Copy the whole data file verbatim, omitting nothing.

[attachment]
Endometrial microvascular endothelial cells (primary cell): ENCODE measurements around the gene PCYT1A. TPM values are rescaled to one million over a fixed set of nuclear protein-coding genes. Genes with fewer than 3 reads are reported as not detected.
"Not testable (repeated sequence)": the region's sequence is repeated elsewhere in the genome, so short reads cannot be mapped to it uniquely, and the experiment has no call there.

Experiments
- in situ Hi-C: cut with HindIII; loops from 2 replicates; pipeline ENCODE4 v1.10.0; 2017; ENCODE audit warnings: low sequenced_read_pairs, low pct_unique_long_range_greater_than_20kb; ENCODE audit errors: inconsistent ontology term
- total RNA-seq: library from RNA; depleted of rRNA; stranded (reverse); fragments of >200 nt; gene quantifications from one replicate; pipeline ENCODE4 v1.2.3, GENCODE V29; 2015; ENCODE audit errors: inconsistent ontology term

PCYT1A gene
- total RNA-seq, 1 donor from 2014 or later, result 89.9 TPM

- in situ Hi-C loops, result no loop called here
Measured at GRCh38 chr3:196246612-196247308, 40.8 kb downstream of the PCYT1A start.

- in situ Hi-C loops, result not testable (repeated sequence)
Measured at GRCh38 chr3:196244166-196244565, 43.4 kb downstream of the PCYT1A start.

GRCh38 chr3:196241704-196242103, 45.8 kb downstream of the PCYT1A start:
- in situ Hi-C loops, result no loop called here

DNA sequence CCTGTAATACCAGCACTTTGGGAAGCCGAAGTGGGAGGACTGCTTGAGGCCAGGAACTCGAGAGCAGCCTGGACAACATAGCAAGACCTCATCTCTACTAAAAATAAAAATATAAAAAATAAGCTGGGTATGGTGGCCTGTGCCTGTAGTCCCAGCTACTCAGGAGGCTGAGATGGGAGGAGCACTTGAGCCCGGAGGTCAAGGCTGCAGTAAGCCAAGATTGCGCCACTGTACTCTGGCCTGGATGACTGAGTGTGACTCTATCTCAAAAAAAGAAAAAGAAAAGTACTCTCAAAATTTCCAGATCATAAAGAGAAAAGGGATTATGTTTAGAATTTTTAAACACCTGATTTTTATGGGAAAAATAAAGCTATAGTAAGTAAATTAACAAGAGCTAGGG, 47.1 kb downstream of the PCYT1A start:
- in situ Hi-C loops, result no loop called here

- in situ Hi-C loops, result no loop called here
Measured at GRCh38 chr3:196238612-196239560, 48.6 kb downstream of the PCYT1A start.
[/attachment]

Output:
Endometrial microvascular endothelial cells (primary cell): ENCODE measurements around the gene PCYT1A. TPM values are rescaled to one million over a fixed set of nuclear protein-coding genes. Genes with fewer than 3 reads are reported as not detected.
"Not testable (repeated sequence)": the region's sequence is repeated elsewhere in the genome, so short reads cannot be mapped to it uniquely, and the experiment has no call there.

Experiments
- in situ Hi-C: cut with HindIII; loops from 2 replicates; pipeline ENCODE4 v1.10.0; 2017; ENCODE audit warnings: low sequenced_read_pairs, low pct_unique_long_range_greater_than_20kb; ENCODE audit errors: inconsistent ontology term
- total RNA-seq: library from RNA; depleted of rRNA; stranded (reverse); fragments of >200 nt; gene quantifications from one replicate; pipeline ENCODE4 v1.2.3, GENCODE V29; 2015; ENCODE audit errors: inconsistent ontology term

PCYT1A gene
- total RNA-seq, 1 donor from 2014 or later, result 89.9 TPM

- in situ Hi-C loops, result no loop called here
Measured at GRCh38 chr3:196246612-196247308, 40.8 kb downstream of the PCYT1A start.

- in situ Hi-C loops, result not testable (repeated sequence)
Measured at GRCh38 chr3:196244166-196244565, 43.4 kb downstream of the PCYT1A start.

GRCh38 chr3:196241704-196242103, 45.8 kb downstream of the PCYT1A start:
- in situ Hi-C loops, result no loop called here

DNA sequence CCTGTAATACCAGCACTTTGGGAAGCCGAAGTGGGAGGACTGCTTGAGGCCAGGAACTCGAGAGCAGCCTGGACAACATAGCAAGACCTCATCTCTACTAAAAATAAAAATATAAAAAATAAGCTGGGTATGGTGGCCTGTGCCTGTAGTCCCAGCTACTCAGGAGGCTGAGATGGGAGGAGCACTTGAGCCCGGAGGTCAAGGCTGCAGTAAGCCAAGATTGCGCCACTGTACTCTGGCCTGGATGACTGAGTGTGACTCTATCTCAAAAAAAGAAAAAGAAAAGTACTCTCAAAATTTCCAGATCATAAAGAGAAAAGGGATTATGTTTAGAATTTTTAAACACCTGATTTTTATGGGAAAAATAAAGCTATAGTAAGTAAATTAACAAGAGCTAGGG, 47.1 kb downstream of the PCYT1A start:
- in situ Hi-C loops, result no loop called here

- in situ Hi-C loops, result no loop called here
Measured at GRCh38 chr3:196238612-196239560, 48.6 kb downstream of the PCYT1A start.